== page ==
Character Flaw: How the Twitter Obsession Will Ruin Sports if We Aren't Careful

Bleacher ReportSenior Writer ISeptember 10, 2009

Phil Simms earned major points from me when he pointed out how sick he already was of Twitter on Showtime's "Inside the NFL."

Bill Cowher retorted that the social-networking phenomenon is harmless.

The story about Shawne Merriman and Tila Tequila trading accusations via tweets would suggest the former Pittsburgh Steeler coach isn't totally correct. After all, giving emotionally unstable laymen easy access to the public record whilst in the middle of a legal dispute could wreak utter havoc on either side's case. Regardless, Cowher is basically right on the money—for the most part, Twitter is an innocuous (and mindless) nothing.

But so was Hanson. And the Backstreet Boys.

Doesn't change the fact that I wanted to shove white-hot, diamond-edged drill bits into my ear drums just to spare myself the agony of "Mmmm Bop" or any of the other ungodly boy band songs.

Coincidentally, that's about where I am with Twitter.

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Before I bury the newest fad, let me say this—there are some very legitimate uses for it.

My little sister's fiance is a heavy-hitter in new media sales and advertising. He pointed out that Twitter can very much be conceptualized as the next generation newsstand. It is a place where news and information gets disseminated, but it has the additional features of being accessible to almost anyone and having the information pass through personal filters.

He's right—instead of a place on the street corner that offers the New York Times, Newsweek, and Vanity Fair, you've got a Web page where you can find all of that information in addition to less mainstream offerings. As a bonus, it's been vetted first by sources you choose.

Consequently, the blossoming network has some very tangible and important merit to society as a means of sending and receiving information for individuals who would otherwise have no such means.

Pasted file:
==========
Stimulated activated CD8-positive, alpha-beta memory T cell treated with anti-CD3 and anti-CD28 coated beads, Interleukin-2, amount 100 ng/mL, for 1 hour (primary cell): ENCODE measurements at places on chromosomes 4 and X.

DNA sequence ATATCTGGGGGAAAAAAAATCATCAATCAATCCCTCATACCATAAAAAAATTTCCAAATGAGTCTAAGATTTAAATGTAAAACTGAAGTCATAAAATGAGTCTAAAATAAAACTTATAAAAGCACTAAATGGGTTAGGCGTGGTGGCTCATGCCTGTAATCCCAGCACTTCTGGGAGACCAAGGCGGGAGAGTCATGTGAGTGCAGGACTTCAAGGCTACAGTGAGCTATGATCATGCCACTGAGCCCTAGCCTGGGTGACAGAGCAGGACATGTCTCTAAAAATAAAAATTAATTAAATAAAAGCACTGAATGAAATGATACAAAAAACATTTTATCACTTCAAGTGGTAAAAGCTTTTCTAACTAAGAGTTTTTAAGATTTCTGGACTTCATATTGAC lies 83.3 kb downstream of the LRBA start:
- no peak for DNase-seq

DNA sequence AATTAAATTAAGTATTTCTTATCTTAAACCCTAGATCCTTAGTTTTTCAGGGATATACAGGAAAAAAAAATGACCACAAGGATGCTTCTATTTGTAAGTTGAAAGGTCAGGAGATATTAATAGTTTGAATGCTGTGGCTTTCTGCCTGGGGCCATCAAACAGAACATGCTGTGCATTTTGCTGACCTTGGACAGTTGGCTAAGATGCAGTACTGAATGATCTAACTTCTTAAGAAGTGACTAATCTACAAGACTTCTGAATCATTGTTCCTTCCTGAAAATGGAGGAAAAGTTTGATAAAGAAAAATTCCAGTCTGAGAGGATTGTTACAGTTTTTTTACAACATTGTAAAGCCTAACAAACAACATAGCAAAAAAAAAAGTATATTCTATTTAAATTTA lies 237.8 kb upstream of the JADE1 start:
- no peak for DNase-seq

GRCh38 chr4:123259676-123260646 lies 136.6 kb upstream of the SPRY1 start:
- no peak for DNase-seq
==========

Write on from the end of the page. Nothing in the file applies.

We all saw this during the Iranian election snafu.

On a more trivial level, it allows writers like me to trumpet our work to the masses (again, note the optimism). So you see it can give the oppressed and rejected a voice.

Or it can help the Middle East move forward...

Sadly, the coin must now be turned over.

As with any innovation, it can go horribly awry in the wrong hands. When the primary driver of an innovation's popularity is its pseudo-universal availability, well, it ends up in a lot of wrong hands.

The National Football League has already seen the writing on the wall and taken action to stop the infestation in its tracks. Of course, judging from this tidbit and Chad Johnson's appearance in a Twitter segment during "Inside the NFL," Roger Goodell and company may be too late.

Twitter seems to have a foothold in the League, and that's really bad news for the NFL.

Consider the virulent lack of discretion and proliferation of poor judgment currently gorging themselves on professional sports (with pro football arguably leading the charge). Now consider that Twitter gives these athletes a new outlet for instantaneous publicity.

Allen Iverson's already found it—he used the service to let everyone know God chose the Memphis Grizzlies as his next team.

Nate Robinson's got it down, too—he used his thumbs to announce he'd been pulled over for the tint on his windows. Turns out Nate the Not-So Great had actually been driving with a suspended license. Oops.

Who doubts this is merely the beginning?

You could see it in Chad Johnson's eyes and hear it in his voice when the eye-candy du jour from Showtime was interviewing him about his Twitter habits. When she cooed that he was getting so many messages per minute, you could almost watch Johnson's ego inflate.

Which is the real root of the Twitter problem for some pro athletes.

The socially bankrupt use for the sensation is as a popularity barometer—whoever dies with the most followers wins.

Every new recipient of Johnson's tweets is another set of eyeballs watching his every move, a fresh salve for his ever-worsening insecurity. You can't compete with that using fines and reprimands, not when pockets are as deep as the ones involved.

It is attention, more than anything, that guys like Johnson crave, and it is attention, more than anything, that Twitter gives them.

Anything that knocks away a layer of the athlete's privacy has enormous potential for trouble.

Twitter essentially brings the fans and athletes face-to-face.

What could possibly go wrong?


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